The District 13 race for state representative between Eddie Smith and Gloria Johnson has brought out an array of luminaries. We heard that the governor’s dad, Big Jim Haslam, talked at length about the importance of the race at an exclusive fundraiser for somebody else.
Gov. Bill Haslam is all over cable TV saying, “Come on, Knoxville. I need your help (for Smith).”
Everybody knows about Tim Burchett and Big Foot. And Tim Burchett and metal detecting and Tim Burchett and motorcycles and Tim Burchett and World War II history (he lost an uncle in Europe and his dad, Charlie, fought in the Pacific).
Alvin Nance, former executive director of KCDC who left to work for Lawler Wood Housing Partners, has applied for his old job back at Knoxville’s Community Development Corporation as Art Cate is retiring as director. Nance will have to compete with at least 38 other applicants, and the process will likely go into 2017. If he prevails, this will be the first time the same person has served twice as KCDC chief.
Nance was highly regarded at KCDC and would be a safe and respected choice for another tour. He would not need on-the-job training. He also would not be running for mayor in a special election in 2017 or the regular election in 2019.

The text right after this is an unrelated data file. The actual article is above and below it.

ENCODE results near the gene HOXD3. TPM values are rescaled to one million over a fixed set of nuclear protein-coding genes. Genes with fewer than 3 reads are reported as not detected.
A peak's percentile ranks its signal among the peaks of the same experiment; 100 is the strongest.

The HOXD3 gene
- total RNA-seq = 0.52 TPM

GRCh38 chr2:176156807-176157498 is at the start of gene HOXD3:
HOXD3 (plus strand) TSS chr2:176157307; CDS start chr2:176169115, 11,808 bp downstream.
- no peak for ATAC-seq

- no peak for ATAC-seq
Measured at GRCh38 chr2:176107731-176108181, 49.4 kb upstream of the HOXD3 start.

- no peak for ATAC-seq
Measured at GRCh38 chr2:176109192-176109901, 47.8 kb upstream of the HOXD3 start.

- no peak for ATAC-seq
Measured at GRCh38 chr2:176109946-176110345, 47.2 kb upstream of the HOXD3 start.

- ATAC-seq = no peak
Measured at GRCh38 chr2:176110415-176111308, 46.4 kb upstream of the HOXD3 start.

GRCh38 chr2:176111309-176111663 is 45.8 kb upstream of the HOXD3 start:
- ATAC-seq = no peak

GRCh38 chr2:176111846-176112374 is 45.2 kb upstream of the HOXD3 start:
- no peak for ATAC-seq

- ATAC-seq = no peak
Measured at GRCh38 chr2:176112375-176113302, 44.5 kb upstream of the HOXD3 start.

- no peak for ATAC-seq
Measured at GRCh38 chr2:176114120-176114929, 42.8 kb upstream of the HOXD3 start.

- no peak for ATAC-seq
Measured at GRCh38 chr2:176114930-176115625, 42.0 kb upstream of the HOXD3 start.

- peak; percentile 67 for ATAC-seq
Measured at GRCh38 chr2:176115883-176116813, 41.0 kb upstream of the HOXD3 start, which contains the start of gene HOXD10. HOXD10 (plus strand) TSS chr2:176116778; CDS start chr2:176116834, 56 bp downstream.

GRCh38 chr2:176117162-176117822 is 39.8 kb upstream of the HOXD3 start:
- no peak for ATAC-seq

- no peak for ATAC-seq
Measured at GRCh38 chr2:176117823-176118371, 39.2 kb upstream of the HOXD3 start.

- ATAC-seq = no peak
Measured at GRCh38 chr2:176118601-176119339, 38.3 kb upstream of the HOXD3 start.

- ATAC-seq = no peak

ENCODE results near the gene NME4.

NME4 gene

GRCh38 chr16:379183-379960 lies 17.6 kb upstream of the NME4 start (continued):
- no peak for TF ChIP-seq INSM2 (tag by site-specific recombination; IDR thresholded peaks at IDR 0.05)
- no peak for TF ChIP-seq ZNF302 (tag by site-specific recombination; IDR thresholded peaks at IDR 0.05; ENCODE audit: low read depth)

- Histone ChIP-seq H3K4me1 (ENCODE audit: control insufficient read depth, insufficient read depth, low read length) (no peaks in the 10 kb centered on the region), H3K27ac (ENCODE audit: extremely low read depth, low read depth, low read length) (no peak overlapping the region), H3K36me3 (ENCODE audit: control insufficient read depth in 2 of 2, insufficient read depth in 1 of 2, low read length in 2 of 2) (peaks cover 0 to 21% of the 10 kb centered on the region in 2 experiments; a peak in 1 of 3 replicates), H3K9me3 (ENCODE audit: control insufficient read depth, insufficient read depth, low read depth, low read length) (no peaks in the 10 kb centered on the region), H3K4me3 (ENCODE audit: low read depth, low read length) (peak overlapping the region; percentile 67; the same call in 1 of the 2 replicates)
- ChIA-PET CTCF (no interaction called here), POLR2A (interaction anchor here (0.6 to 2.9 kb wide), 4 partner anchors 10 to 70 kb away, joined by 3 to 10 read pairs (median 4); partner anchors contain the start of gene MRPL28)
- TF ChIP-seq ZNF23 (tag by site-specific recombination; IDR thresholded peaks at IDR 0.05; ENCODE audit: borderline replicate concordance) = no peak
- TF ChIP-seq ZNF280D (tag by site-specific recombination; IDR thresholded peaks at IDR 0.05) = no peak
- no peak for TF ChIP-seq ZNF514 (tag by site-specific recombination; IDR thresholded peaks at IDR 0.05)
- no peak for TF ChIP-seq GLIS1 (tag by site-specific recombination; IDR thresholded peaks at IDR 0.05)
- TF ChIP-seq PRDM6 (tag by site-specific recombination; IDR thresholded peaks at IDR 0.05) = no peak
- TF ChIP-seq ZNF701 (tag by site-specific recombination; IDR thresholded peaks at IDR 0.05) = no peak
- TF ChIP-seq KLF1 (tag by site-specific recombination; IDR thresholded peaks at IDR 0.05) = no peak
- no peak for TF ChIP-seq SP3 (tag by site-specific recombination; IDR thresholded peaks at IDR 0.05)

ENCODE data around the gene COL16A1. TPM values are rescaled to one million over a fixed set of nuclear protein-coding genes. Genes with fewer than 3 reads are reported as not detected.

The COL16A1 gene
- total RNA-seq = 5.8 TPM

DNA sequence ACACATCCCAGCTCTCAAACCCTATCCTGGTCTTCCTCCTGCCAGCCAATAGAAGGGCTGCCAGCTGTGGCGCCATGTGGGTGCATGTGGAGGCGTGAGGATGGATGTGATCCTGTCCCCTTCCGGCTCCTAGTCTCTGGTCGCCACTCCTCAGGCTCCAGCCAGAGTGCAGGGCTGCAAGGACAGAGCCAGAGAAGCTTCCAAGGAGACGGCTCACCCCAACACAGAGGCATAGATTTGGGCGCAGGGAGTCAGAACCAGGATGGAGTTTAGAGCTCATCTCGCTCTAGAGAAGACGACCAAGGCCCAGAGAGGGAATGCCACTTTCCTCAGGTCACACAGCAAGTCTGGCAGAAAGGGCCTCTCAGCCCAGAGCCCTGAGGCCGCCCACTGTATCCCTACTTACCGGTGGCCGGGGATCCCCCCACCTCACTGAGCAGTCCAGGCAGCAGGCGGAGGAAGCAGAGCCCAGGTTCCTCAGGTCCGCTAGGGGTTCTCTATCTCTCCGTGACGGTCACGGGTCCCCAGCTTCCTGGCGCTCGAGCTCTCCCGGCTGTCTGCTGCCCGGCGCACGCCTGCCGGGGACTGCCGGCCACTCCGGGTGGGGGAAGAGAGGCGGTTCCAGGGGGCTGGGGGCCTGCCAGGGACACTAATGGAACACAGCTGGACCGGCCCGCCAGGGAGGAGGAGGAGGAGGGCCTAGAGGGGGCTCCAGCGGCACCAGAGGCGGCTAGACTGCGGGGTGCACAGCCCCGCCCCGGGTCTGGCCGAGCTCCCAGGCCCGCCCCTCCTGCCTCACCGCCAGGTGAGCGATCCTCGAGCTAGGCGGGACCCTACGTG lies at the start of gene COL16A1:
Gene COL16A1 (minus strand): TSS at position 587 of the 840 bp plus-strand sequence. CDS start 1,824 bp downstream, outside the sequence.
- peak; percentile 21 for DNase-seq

In the days after the release of the “hot mic” video of Donald Trump bragging that he gropes women with impunity because he’s a star, Gov. Bill Haslam joined a couple dozen other Republican elected officials who declared their disgust and renounced their support of the GOP nominee. The reaction from the nominee’s committed supporters was predictable and harsh, causing some of the Trump critics (mostly members of Congress facing re-election contests) to renounce their renunciations.
Trump carried Tennessee handily in the GOP primary, and his supporters, who are numerous and loud, are furious at Haslam, whom they accuse of never liking Trump much anyhow (he supported Marco Rubio in the primary). Haslam hasn’t come back to Trump, but there’s not much Trump’s fans can do to the governor, who is term-limited and won’t have to face their wrath at the ballot box any time soon.
David Butler, 61, is the longest-serving director of the Knoxville Museum of Art which has been in its current headquarters for 26 years. He recently completed a decade of service with significant achievements.
Butler came to Knoxville in 2006 from Ulrich Museum of Art at Wichita State University in Kansas. He feels his greatest achievement has been getting the current Museum home renovated, correcting several serious deferred-maintenance issues. Over $6 million was raised including funding for the Cycle of Life by Richard Jolley, given by Steve and Ann Bailey.
Early voting begins Wednesday, Oct. 19, and although the ballot is headlined by one of the most explosive presidential contests in American history, there are other matters to be considered – like state legislative seats and four proposed amendments to the Knoxville City Charter.
The proposal that will be the most noticeable to voters will adjust the date for city elections.